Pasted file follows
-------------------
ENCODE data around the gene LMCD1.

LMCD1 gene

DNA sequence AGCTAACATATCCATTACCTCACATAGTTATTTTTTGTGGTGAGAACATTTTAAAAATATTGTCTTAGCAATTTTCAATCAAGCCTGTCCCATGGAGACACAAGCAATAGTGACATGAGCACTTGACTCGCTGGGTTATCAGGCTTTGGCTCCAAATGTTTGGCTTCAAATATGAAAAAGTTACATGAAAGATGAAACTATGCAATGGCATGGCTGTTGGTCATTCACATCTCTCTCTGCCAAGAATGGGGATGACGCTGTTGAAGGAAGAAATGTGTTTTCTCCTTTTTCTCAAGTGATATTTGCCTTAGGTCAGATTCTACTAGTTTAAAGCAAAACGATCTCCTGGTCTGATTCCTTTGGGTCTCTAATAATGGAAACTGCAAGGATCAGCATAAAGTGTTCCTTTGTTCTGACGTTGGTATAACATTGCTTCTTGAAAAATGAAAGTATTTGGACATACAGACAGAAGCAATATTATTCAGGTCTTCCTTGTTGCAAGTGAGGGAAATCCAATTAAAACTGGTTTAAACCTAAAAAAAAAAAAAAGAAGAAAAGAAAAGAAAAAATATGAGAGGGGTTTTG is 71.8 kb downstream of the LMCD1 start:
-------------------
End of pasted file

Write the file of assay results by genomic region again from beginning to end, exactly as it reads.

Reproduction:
ENCODE data around the gene LMCD1.

LMCD1 gene

DNA sequence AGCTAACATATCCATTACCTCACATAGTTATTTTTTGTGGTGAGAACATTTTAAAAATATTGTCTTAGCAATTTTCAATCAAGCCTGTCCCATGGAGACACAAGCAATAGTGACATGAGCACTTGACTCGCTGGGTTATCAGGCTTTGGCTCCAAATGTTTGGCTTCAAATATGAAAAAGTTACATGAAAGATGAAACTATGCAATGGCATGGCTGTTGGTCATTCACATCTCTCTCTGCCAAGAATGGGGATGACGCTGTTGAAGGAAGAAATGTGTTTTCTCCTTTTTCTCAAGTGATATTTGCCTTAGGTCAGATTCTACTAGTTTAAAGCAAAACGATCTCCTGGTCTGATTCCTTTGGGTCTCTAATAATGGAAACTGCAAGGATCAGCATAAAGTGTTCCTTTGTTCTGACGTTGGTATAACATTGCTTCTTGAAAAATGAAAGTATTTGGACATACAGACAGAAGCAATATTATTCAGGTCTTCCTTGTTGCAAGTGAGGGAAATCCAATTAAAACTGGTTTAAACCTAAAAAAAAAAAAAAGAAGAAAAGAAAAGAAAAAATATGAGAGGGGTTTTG is 71.8 kb downstream of the LMCD1 start: